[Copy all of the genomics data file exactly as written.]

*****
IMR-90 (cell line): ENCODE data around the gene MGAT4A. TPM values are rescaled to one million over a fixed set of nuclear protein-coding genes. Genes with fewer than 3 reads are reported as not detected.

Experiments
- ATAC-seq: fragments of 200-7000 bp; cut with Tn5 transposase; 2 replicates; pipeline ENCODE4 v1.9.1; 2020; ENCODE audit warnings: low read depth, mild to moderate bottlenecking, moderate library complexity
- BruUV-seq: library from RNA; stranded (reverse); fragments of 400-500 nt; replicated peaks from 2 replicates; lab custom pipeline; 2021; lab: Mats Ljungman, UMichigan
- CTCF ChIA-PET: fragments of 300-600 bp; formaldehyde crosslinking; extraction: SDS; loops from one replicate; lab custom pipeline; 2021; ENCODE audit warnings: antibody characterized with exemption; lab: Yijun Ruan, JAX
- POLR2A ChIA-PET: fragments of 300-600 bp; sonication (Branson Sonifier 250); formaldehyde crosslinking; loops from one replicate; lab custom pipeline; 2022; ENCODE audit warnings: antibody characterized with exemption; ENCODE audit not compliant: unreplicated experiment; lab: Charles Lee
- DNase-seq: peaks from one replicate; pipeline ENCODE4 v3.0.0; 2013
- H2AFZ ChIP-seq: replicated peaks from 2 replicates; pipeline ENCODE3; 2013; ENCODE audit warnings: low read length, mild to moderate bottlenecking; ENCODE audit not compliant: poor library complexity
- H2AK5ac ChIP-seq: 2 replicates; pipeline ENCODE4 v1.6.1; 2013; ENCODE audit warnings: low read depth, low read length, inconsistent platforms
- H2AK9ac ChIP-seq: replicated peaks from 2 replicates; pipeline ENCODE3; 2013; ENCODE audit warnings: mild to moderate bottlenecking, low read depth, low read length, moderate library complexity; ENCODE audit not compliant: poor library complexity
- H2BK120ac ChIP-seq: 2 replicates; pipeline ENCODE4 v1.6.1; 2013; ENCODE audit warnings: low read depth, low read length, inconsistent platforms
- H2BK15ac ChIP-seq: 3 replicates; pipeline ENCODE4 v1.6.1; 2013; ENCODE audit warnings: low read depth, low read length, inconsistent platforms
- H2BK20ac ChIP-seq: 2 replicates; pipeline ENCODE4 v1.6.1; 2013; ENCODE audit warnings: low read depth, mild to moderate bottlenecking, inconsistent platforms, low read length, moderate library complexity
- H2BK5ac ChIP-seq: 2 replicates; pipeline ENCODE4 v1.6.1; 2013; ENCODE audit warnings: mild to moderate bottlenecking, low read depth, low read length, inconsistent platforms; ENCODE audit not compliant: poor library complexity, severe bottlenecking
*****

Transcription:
IMR-90 (cell line): ENCODE data around the gene MGAT4A. TPM values are rescaled to one million over a fixed set of nuclear protein-coding genes. Genes with fewer than 3 reads are reported as not detected.

Experiments
- ATAC-seq: fragments of 200-7000 bp; cut with Tn5 transposase; 2 replicates; pipeline ENCODE4 v1.9.1; 2020; ENCODE audit warnings: low read depth, mild to moderate bottlenecking, moderate library complexity
- BruUV-seq: library from RNA; stranded (reverse); fragments of 400-500 nt; replicated peaks from 2 replicates; lab custom pipeline; 2021; lab: Mats Ljungman, UMichigan
- CTCF ChIA-PET: fragments of 300-600 bp; formaldehyde crosslinking; extraction: SDS; loops from one replicate; lab custom pipeline; 2021; ENCODE audit warnings: antibody characterized with exemption; lab: Yijun Ruan, JAX
- POLR2A ChIA-PET: fragments of 300-600 bp; sonication (Branson Sonifier 250); formaldehyde crosslinking; loops from one replicate; lab custom pipeline; 2022; ENCODE audit warnings: antibody characterized with exemption; ENCODE audit not compliant: unreplicated experiment; lab: Charles Lee
- DNase-seq: peaks from one replicate; pipeline ENCODE4 v3.0.0; 2013
- H2AFZ ChIP-seq: replicated peaks from 2 replicates; pipeline ENCODE3; 2013; ENCODE audit warnings: low read length, mild to moderate bottlenecking; ENCODE audit not compliant: poor library complexity
- H2AK5ac ChIP-seq: 2 replicates; pipeline ENCODE4 v1.6.1; 2013; ENCODE audit warnings: low read depth, low read length, inconsistent platforms
- H2AK9ac ChIP-seq: replicated peaks from 2 replicates; pipeline ENCODE3; 2013; ENCODE audit warnings: mild to moderate bottlenecking, low read depth, low read length, moderate library complexity; ENCODE audit not compliant: poor library complexity
- H2BK120ac ChIP-seq: 2 replicates; pipeline ENCODE4 v1.6.1; 2013; ENCODE audit warnings: low read depth, low read length, inconsistent platforms
- H2BK15ac ChIP-seq: 3 replicates; pipeline ENCODE4 v1.6.1; 2013; ENCODE audit warnings: low read depth, low read length, inconsistent platforms
- H2BK20ac ChIP-seq: 2 replicates; pipeline ENCODE4 v1.6.1; 2013; ENCODE audit warnings: low read depth, mild to moderate bottlenecking, inconsistent platforms, low read length, moderate library complexity
- H2BK5ac ChIP-seq: 2 replicates; pipeline ENCODE4 v1.6.1; 2013; ENCODE audit warnings: mild to moderate bottlenecking, low read depth, low read length, inconsistent platforms; ENCODE audit not compliant: poor library complexity, severe bottlenecking